Room for it all – a town with diversity
For most families the holidays are the most important weeks throughout the whole year. This is when you have a good time, enjoy things together and refuel with new energy. It’s quality time – and it’s important.
Alanya knows how to give people a good holiday. A new cable car is being built, the road net is being expanded, new trees and flowers are being planted, the Castle is being renovated, there is a jazz and tourist festival and plenty of activities for tourists and the citizens of the town. Everything is as usual and as it has been for the past many, many years. It’s quiet and peaceful here, hardly any crime compared to what we are accustomed to in Scandinavia. Great hospitality and up to 300 days of sunshine a year.
But all the same, things are not quite the same as usual. Because 30-40 % of the normal number of visitors from Scandinavia and the rest of Europe have opted not to go to Alanya for their holidays this year, and this has impacted on the pulse of the town, in the markets and the town centre. It’s a shame for Turkish families who are experiencing a decline in earnings and in their everyday lives.
Some say that they do not want to come here because of Erdogan, some are afraid of terror and others say it’s too hot. Whatever the case, the drop is noticeable, although those who do come here are enjoying themselves as much as usual.
It has always been my conviction that as a guest you have to accept and not interfere in the way a country has chosen to be governed. In Scandinavia we are proud of our democracy that has existed for many years. In Turkey over 50 % have elected their leader and government – that is also democracy and electoral cheating has never been proved by official observers, although many like to assert so.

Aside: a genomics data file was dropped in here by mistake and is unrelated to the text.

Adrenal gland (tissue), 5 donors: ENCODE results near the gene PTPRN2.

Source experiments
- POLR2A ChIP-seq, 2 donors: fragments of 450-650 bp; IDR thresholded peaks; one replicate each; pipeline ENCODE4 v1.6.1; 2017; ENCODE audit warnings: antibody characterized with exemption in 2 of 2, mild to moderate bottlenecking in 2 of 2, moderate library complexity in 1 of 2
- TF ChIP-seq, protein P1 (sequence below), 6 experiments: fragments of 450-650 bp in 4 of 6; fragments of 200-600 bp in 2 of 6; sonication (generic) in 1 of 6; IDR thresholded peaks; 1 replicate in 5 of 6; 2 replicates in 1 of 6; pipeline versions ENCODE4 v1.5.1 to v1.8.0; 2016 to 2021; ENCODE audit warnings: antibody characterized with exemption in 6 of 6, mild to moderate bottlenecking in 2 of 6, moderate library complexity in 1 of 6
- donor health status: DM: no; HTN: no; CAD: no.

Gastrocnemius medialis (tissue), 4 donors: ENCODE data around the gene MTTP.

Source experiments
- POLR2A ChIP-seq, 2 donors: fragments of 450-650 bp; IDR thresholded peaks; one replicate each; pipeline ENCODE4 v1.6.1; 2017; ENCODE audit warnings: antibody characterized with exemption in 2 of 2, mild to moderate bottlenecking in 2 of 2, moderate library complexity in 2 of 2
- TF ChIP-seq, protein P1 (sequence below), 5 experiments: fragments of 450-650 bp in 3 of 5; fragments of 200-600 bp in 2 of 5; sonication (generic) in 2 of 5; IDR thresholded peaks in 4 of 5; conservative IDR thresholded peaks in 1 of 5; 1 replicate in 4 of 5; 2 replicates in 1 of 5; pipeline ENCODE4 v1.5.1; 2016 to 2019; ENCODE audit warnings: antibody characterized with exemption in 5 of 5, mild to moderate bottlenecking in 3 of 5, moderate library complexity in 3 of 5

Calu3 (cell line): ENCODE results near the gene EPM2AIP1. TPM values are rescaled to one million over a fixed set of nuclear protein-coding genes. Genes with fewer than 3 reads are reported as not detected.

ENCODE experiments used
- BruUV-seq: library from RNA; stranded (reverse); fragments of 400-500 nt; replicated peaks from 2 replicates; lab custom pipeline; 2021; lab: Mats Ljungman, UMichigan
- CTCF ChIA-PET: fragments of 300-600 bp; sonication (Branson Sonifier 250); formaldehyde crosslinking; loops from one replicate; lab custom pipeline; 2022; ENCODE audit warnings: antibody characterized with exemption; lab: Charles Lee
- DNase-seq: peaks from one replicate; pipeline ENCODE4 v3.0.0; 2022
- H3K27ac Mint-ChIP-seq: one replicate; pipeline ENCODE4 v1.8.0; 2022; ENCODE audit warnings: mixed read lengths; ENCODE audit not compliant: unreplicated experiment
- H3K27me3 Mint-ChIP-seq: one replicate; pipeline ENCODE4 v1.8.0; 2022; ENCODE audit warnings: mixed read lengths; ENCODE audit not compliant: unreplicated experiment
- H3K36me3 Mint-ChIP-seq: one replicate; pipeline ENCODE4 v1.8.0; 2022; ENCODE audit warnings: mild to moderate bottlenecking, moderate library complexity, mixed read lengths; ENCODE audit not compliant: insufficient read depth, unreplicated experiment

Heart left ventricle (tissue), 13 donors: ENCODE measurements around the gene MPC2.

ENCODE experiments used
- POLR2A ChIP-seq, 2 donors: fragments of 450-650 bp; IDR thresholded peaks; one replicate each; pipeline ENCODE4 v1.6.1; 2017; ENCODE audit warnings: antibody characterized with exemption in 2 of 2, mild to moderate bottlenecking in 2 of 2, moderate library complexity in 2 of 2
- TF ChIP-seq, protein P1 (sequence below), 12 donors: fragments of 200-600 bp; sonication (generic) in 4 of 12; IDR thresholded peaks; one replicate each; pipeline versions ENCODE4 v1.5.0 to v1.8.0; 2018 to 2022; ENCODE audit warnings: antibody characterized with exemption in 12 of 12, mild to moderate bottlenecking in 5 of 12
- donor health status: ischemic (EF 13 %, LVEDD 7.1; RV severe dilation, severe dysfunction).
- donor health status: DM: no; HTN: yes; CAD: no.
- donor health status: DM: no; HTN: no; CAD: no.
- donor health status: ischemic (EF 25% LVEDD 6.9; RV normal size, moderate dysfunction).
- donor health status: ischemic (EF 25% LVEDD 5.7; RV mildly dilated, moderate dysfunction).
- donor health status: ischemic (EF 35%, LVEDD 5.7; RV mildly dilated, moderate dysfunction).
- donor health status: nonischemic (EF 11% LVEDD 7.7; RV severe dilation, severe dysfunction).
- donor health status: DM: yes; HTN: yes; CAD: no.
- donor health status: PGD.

I am not defending anyone, but I have to make clear that during the almost 12 years I have been coming here, there has been a tremendous positive development in the economy, education, infrastructure and also tourist facilities. The average Turk is earning a significantly higher salary, the cars on the roads are new and smart and many new jobs have been created for people with an education.
That there are some shop owners in the bazaar area earning less can also be due to the fact that many of them are selling the same things. They have not evolved for 12 years and the tourists are fed up with the bazaar shops. But that is an entirely different truth which does not necessarily paint the correct picture, although many people want it to look that way and often persist in asserting this in various Facebook groups.
I also think it is wrong to compare Erdogan with Merkel, May and Lars Løkke. Because culture, religion, history and democracies are completely different in Europe than in the Middle East. We should compare much more with the countries situated around Turkey. Namely, Syria, Iran, Iraq, Afghanistan. In that context Turkey is a perfect example measured on all parameters – and a society that works well. Where family ties are strong, social responsibility great, and where words such as hospitality and openness are pivotal for just about everyone.